My hon. Friend the Member for East Lothian has covered one of the points that I was going to raise. Can the Minister give us some examples of the actual changes that mean that he sees the amendment as necessary? I think I understood the original way in which it was placed in the clause, but what representations has he received, apart from the one he mentions? Are we changing the legislation because of one piece of representation or have others come up with cogent points for a necessary change?

Photo of George Eustice George Eustice The Minister of State, Department for Environment, Food and Rural Affairs

I can tell the hon. Gentleman about that. I have had experience of the EU scheme in the past and there have been instances where, for instance, some growers have said to me that they would like to come together for a purpose other than just marketing, and they would like the freedom to be able to do that. That is quite restricted in the new scheme. On the amendments, the representations came from Co-operatives UK. After we published the Bill the co-ops told us that some of the provisions were unnecessarily restrictive and might stop some of their members from being able to have a recognised body for the purposes of clause 23, so we responded to those representations, which made salient points, and we were happy to acknowledge them and table the amendments.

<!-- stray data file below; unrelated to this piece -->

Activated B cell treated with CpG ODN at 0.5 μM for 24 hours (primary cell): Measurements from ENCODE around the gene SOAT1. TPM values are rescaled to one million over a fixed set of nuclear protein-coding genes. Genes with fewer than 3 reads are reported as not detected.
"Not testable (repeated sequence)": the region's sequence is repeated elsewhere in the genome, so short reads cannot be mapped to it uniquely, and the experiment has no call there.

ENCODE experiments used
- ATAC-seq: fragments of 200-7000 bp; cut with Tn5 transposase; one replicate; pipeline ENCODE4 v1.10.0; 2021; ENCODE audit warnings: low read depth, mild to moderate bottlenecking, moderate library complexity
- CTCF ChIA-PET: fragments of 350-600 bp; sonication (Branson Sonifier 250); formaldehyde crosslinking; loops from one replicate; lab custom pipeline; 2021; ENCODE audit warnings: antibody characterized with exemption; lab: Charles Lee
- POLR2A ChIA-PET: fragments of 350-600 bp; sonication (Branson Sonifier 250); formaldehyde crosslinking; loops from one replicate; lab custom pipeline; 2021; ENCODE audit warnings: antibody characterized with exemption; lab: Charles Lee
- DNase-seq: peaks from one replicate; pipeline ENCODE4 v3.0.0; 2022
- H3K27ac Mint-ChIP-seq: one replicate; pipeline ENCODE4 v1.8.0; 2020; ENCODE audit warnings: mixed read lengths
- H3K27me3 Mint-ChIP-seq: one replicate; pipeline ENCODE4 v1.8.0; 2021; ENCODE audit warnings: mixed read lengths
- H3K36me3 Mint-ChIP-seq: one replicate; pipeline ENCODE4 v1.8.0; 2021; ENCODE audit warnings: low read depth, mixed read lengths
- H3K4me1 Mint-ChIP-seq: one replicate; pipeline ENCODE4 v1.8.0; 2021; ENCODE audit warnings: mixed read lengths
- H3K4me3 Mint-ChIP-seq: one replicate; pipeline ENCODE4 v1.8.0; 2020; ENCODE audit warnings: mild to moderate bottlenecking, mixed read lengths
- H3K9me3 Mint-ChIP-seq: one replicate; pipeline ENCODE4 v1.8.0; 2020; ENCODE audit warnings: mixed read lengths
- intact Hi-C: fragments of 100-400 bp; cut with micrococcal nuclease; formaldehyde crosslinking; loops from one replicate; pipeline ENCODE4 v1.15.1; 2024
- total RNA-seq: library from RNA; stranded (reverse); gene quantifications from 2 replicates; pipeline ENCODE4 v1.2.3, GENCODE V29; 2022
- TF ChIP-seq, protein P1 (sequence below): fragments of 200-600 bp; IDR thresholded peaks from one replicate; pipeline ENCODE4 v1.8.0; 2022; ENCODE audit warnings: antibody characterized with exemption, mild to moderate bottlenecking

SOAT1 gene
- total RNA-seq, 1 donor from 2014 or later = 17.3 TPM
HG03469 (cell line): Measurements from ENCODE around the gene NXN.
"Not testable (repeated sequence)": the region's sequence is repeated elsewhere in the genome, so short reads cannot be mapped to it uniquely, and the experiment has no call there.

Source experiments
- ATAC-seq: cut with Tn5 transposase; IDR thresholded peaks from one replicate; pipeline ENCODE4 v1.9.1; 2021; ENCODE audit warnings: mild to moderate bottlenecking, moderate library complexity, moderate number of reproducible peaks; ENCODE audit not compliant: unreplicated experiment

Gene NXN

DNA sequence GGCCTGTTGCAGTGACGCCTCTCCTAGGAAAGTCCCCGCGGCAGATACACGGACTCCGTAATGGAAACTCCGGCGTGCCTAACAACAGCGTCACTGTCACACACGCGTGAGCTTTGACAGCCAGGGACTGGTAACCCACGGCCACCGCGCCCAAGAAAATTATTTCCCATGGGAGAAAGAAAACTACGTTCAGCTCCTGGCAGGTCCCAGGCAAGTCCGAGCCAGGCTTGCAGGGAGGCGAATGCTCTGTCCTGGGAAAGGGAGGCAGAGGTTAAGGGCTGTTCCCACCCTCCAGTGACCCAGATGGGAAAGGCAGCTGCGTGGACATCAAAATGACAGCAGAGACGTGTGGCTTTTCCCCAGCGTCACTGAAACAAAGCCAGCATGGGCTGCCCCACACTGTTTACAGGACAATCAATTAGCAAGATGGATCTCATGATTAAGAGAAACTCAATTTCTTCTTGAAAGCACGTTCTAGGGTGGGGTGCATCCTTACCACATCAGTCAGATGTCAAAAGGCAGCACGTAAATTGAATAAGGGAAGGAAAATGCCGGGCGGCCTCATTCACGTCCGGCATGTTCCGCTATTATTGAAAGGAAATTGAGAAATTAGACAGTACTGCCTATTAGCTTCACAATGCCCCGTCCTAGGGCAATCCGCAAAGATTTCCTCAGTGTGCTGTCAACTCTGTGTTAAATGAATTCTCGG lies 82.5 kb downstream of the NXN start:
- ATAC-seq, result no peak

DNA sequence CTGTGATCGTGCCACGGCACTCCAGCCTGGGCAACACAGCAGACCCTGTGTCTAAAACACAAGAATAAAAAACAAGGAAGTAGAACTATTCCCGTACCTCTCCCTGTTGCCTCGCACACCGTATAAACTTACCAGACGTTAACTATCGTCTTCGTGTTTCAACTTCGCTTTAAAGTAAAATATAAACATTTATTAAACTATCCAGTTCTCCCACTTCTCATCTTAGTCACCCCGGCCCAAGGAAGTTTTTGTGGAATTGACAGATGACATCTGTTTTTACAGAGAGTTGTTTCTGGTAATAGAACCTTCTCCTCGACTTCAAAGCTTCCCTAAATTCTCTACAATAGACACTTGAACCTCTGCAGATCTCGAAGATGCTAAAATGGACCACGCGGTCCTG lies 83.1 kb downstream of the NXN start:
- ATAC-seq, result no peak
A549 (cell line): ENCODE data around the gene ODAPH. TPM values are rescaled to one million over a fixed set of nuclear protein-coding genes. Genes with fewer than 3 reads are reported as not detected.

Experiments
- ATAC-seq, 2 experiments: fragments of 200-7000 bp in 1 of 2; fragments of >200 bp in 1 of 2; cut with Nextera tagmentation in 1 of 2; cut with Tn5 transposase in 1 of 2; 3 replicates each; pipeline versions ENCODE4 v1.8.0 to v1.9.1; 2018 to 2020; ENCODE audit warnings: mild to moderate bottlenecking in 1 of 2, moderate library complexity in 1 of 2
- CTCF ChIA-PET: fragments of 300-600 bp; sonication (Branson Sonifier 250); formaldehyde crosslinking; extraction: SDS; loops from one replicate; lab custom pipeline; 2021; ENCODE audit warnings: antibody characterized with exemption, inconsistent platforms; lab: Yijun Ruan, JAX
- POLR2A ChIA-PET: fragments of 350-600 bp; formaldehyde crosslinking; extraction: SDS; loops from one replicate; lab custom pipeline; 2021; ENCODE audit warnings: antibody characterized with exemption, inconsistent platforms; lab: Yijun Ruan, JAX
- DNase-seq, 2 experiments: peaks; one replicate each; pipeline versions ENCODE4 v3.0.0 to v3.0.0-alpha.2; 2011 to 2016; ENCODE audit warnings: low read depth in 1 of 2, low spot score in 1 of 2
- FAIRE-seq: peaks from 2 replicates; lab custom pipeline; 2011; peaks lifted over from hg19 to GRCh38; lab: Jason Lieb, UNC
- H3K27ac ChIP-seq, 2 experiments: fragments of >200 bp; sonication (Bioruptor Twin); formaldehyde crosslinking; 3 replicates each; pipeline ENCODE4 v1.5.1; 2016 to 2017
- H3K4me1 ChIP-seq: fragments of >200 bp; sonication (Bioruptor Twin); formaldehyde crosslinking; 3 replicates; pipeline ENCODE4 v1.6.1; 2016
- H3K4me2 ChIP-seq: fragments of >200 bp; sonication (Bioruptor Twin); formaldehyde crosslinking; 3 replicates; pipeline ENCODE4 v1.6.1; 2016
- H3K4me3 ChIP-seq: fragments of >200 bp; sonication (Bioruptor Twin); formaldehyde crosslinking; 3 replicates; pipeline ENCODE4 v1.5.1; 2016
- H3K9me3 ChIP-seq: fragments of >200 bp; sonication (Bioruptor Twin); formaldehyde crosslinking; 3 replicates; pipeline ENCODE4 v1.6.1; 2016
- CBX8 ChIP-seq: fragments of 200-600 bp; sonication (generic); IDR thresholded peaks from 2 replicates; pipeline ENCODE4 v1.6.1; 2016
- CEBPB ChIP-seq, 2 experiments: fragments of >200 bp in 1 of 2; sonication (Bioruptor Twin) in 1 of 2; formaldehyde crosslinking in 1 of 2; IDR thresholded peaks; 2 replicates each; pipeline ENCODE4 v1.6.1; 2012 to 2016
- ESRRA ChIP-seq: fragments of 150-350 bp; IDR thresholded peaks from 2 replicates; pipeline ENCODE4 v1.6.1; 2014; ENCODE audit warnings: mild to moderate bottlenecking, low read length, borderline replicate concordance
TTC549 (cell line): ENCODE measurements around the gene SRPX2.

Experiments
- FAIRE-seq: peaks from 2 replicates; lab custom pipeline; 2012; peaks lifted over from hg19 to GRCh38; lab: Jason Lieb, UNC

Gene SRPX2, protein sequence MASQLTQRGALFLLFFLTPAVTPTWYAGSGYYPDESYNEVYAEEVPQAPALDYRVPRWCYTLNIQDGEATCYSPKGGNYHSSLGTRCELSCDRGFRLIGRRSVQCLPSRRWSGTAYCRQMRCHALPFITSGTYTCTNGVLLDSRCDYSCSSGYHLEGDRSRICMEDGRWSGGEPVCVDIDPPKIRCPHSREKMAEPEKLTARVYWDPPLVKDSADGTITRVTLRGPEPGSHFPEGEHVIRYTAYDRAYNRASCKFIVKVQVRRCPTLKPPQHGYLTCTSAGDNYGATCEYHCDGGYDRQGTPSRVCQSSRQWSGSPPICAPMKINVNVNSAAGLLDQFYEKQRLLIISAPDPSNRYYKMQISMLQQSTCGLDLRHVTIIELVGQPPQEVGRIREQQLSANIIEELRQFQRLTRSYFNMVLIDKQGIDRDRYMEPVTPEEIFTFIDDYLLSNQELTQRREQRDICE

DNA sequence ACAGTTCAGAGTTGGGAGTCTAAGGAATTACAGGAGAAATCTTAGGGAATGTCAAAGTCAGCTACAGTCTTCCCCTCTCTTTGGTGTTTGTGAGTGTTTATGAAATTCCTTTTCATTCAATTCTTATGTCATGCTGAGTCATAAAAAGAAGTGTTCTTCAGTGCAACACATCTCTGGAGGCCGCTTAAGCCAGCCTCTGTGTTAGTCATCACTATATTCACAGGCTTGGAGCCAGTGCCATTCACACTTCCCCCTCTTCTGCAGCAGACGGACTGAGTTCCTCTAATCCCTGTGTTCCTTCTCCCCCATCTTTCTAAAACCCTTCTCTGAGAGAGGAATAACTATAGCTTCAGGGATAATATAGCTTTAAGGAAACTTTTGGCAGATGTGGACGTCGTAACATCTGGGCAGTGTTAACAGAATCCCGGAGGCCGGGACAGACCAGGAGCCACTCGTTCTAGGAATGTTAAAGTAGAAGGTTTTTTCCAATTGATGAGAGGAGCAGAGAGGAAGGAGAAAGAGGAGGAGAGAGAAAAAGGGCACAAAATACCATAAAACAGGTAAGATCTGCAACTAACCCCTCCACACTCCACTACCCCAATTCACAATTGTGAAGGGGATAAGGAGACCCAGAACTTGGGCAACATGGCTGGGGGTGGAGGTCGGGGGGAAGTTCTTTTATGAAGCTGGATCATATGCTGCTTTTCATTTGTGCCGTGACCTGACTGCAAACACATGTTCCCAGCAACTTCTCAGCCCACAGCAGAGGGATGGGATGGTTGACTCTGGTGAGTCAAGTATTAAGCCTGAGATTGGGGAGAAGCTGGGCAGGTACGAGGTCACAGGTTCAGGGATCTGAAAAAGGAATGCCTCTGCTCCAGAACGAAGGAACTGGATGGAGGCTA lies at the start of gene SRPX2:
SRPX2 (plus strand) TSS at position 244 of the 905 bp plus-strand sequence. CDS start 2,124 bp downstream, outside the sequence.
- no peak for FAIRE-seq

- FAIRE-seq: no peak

Amendment 9 agreed to.

Amendment made: 10, in clause 22, page 16, line 39, leave out paragraph (d).—(George Eustice.)

This amendment removes the condition for applying to become a recognised producer organisation relating to the legal form of the organisation.